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[Mint Flea Beetle Identification]

[Insect Management]


Mint Flea Beetle Larva Mint Flea Beetle Adult

Mint flea beetle continues to be a pest in central and western Oregon in the spring. This is the time of year when root damage caused by the larvae of the mint flea beetle can readily be seen. Spring regrowth of mint injured by this pest is slow and characterized by spotty stands and reddish plants that are stunted and stressed. These symptoms are also typical of other factors, such as water stress or damage from symphylans, root weevils, or nematodes.

Recognition of adult flea beetle feeding damage on mint leaves is the easiest clue to determine if this pest is present. Feeding is interveinal, and appears as many small "shot holes" through both leaf surfaces. A sweep net can be used in late June and July to monitor for adult mint flea beetles (usually after the accumulation of 1500 to 1600 degree-days after January 1, using a base temperature of 41F). The small yellowish-brown beetles are most efficiently sampled early in the morning on dry foliage. Sample at least five sites for every 20 acres taking 10 to 20 straight line sweep net samples through the foliage at each site. Record the total number of beetles in the net at a given site and then divide by the number of sweeps taken at that site to obtain the average number of adults per sweep. No treatment threshold has been developed for adult flea beetles, but yield reductions have been observed when an average of 5 to 10 adults are found per sweep sample.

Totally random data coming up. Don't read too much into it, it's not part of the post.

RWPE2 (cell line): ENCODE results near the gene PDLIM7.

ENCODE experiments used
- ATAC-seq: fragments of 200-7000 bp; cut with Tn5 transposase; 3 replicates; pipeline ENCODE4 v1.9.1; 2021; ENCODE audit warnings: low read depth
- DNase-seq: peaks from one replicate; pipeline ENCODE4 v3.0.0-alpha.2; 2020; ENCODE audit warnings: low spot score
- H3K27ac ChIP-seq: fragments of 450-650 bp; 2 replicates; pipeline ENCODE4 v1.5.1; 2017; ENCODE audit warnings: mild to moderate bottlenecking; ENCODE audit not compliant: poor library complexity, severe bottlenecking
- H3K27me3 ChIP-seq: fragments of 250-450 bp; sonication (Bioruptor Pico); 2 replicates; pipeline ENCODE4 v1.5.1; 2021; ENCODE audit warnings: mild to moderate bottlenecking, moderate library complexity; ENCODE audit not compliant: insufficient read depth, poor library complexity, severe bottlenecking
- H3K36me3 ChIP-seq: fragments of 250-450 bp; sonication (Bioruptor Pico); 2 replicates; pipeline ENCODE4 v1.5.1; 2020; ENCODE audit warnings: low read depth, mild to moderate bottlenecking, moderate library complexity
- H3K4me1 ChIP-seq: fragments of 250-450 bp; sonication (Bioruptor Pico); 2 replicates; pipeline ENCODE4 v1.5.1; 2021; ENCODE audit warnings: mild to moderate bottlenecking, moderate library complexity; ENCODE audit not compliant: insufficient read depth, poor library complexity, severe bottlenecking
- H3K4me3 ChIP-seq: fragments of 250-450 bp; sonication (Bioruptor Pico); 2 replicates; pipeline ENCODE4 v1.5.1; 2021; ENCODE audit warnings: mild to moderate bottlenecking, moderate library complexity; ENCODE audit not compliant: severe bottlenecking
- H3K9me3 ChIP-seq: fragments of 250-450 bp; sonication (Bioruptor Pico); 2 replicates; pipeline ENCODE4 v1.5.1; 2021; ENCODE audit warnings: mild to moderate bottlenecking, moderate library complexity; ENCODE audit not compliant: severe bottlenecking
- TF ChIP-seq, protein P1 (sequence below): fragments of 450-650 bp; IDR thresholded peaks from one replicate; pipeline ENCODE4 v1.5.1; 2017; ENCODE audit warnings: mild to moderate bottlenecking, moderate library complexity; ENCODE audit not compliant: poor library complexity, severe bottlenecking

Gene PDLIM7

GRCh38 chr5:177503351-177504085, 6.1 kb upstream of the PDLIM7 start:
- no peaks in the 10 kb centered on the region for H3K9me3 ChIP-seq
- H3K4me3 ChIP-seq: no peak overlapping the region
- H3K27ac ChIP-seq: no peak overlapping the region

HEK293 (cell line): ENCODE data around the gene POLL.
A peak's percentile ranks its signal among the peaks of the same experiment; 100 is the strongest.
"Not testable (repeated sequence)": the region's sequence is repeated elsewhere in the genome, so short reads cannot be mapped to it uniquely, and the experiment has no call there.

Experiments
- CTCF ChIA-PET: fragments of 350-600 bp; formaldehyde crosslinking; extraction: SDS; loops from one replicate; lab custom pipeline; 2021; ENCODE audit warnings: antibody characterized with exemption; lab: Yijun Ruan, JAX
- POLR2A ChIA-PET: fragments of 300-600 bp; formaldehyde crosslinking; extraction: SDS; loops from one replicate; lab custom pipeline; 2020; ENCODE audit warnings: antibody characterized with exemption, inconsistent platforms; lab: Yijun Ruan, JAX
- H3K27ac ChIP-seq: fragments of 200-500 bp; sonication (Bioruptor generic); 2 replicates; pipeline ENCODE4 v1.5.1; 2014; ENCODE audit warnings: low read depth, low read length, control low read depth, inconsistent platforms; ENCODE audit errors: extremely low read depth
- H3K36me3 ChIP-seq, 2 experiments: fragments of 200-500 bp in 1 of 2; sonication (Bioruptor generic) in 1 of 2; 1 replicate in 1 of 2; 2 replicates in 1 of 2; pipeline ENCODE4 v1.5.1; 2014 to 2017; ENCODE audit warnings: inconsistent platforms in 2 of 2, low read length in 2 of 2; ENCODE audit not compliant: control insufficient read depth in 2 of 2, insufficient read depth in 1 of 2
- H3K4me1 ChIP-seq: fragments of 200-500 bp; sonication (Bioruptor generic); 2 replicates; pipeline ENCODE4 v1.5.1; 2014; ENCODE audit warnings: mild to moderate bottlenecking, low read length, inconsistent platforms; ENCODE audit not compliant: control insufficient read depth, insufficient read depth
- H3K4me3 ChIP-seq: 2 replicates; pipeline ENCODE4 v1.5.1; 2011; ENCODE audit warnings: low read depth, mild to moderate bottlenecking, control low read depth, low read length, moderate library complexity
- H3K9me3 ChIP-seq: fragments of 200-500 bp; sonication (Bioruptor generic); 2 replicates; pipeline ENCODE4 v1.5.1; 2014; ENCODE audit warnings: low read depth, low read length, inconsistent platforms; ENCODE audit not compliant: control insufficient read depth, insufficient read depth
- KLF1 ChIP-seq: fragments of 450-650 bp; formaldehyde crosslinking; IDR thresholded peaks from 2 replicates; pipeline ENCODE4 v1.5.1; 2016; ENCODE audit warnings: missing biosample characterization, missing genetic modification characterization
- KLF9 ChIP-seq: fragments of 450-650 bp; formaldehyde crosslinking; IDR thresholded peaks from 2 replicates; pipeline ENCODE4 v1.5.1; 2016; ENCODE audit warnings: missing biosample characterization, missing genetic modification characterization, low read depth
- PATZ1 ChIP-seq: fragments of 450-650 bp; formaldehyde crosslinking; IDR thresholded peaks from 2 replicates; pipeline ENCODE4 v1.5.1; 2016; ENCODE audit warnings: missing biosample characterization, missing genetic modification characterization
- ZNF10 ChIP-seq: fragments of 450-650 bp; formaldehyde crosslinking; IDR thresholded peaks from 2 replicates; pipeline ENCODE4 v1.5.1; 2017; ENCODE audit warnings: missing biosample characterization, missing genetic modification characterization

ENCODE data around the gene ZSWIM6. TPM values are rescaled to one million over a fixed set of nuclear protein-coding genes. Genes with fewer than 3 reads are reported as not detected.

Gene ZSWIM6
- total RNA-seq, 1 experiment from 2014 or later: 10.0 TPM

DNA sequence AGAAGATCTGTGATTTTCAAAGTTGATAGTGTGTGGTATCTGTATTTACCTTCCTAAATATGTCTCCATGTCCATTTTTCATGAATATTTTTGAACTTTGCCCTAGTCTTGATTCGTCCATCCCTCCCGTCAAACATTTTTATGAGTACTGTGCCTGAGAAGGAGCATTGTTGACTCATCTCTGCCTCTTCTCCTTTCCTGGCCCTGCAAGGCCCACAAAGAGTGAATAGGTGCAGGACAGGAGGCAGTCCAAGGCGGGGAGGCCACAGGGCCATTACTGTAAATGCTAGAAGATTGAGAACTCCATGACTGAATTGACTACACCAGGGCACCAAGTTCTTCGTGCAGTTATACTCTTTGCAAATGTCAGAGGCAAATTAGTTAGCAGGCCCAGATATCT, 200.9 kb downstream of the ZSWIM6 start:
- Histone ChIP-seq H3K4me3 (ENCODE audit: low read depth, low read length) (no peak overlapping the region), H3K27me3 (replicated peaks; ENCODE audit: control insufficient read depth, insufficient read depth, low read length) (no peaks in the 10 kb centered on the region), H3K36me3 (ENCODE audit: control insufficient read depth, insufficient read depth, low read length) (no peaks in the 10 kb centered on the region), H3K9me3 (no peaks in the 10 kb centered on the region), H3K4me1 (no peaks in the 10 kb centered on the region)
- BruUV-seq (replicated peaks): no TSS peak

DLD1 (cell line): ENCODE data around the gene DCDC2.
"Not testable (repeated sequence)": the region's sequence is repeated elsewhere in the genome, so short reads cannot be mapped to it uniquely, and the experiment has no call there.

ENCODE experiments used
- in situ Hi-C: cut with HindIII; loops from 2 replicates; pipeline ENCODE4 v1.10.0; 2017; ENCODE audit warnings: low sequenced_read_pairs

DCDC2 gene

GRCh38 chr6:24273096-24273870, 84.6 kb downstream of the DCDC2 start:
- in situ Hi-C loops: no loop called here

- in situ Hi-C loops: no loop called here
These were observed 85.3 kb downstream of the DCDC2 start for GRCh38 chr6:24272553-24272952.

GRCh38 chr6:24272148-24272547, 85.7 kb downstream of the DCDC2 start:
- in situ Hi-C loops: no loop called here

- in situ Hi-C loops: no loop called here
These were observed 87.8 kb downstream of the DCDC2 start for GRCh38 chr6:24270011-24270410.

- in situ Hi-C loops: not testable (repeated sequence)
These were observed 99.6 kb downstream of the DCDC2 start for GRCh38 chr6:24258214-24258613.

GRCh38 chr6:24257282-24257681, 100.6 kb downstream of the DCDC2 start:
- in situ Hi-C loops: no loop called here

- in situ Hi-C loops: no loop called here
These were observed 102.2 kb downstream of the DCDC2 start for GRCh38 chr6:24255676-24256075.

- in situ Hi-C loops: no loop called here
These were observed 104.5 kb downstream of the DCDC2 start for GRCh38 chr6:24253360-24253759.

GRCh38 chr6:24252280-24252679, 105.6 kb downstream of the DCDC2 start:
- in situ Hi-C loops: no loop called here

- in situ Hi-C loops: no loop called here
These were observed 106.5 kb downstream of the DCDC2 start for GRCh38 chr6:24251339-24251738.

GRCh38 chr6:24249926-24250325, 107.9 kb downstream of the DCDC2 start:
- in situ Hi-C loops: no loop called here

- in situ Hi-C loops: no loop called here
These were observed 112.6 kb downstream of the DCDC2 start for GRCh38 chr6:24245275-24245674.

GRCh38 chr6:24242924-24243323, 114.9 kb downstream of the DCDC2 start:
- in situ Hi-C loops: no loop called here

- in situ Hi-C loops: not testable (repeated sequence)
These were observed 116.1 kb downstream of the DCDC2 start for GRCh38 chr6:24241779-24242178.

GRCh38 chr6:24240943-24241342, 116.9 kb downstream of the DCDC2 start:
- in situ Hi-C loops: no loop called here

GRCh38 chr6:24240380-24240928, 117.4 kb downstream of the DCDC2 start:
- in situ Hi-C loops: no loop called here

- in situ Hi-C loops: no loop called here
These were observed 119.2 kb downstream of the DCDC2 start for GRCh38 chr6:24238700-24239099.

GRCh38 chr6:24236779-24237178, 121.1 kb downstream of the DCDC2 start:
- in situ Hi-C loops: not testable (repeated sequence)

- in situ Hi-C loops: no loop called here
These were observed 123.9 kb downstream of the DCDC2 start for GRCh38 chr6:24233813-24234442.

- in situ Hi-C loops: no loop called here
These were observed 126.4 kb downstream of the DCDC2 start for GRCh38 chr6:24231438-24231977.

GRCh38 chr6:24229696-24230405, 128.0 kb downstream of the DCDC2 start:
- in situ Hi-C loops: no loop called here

To sample for larvae, begin taking soil samples in late May and early June or after 500 to 600 degree-days have been accumulated. Take a minimum of 25 samples per field. Every 1 to 2 acres take a 5 by 7 inch sample of soil and roots to a depth of 4 inches. This can be done with a small shovel or hollow metal core sampler. Soil samples can be screened in the field or placed in Berlese funnels to collect the larvae (see Morris, 1990 and Shields et al., 1981). If you are using Berlese funnels, we recommend separating the soil and rhizomes to enhance recovery of larvae. In the field, carefully inspect the soil and roots for small cream-colored larvae from 1 to 2 mm long with brown heads. They can be found in black or brown "tracks" within tissue just below the surface of the root. Occasionally they will be in the soil near the root, or protruding from the root itself. An average of 0.5 to 1.0 larvae per sample may cause injury to mint (Morris, 1990).

No insecticides are registered to control mint flea beetle larvae. However, the use of Vydate (oxamyl) to control nematodes in May can provide control of mint flea beetle larvae if applied when the larvae are in the first and second instars -- usually after the accumulation of 500 to 600 degree-days.


Spring applications (late May or early June) of parasitic nematodes at a rate of 3.0 billion juvenile nematodes per acre may provide control of mint flea beetle third instar larvae, prepupae, pupae, and teneral adults. Applications should be made in the evening through sprinkler irrigation after soil temperatures exceed 60F in the spring and after about 750 degree-days have been accumulated (Morris, 1990). Early spring applications may not be effective because of cold soil temperature, small size of larvae, and their concealment in rhizomes. In areas East of the Cascade Mountains, cool spring temperatures and the lack of adequate irrigation water in the spring may prevent the usefulness of early spring applications. See also the information about using parasitic nematodes to control strawberry root weevil and mint root borer.